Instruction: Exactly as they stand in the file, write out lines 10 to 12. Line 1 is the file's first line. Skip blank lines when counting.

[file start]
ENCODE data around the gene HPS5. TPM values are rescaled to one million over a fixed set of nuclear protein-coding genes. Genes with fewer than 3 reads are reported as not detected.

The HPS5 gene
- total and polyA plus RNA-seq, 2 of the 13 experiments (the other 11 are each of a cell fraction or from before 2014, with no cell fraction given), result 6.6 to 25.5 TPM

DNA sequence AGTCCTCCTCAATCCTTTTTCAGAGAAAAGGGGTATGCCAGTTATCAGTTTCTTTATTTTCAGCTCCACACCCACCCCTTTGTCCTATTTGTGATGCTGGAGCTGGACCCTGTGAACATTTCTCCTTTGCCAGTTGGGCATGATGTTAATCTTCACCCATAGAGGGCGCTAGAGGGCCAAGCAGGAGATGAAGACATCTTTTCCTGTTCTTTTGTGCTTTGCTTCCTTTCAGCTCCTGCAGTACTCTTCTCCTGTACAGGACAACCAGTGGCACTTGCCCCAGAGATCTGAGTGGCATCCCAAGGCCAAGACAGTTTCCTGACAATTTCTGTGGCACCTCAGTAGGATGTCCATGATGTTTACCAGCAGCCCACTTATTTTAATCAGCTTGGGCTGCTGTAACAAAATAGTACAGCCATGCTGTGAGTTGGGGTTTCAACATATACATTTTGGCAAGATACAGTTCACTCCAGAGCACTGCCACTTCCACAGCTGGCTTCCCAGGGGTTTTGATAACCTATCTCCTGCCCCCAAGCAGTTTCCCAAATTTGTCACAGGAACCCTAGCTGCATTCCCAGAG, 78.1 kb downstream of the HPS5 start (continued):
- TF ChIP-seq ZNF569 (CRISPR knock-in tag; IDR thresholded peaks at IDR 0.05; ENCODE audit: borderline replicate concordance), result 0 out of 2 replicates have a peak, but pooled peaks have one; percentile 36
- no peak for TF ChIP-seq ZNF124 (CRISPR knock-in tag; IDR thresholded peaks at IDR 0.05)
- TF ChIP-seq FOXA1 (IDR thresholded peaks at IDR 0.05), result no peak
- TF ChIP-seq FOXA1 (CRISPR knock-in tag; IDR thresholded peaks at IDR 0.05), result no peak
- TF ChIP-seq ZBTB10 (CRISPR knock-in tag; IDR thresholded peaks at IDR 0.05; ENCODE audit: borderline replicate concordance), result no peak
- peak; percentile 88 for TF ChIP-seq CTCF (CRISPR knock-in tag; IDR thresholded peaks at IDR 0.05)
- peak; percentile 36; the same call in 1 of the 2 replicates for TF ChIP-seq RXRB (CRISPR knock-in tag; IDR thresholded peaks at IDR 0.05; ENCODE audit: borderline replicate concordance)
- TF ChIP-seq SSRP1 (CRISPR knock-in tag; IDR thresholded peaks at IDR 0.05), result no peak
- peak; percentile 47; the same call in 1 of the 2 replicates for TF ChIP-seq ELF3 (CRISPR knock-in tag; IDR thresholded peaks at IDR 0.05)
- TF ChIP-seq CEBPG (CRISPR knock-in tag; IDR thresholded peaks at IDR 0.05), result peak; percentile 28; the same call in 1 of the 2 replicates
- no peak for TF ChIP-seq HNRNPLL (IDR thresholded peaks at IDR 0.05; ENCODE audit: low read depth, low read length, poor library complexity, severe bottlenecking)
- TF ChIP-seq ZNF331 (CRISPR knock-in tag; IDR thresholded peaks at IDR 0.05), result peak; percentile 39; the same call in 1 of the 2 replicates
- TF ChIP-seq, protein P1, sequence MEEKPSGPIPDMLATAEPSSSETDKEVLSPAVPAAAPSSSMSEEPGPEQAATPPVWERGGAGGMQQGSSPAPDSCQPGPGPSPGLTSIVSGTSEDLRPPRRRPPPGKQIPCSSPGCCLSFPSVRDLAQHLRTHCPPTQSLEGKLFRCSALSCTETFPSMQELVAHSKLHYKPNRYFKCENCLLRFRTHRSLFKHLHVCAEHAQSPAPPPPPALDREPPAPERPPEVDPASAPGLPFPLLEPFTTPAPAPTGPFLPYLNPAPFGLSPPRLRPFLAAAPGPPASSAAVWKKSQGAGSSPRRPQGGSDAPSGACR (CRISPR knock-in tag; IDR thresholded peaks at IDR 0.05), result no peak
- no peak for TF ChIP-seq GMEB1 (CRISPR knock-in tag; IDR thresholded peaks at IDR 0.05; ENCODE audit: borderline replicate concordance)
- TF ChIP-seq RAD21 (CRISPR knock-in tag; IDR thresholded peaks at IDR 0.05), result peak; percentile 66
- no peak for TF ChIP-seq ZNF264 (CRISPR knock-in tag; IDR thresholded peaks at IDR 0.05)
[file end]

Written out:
- peak; percentile 88 for TF ChIP-seq CTCF (CRISPR knock-in tag; IDR thresholded peaks at IDR 0.05)
- peak; percentile 36; the same call in 1 of the 2 replicates for TF ChIP-seq RXRB (CRISPR knock-in tag; IDR thresholded peaks at IDR 0.05; ENCODE audit: borderline replicate concordance)
- TF ChIP-seq SSRP1 (CRISPR knock-in tag; IDR thresholded peaks at IDR 0.05), result no peak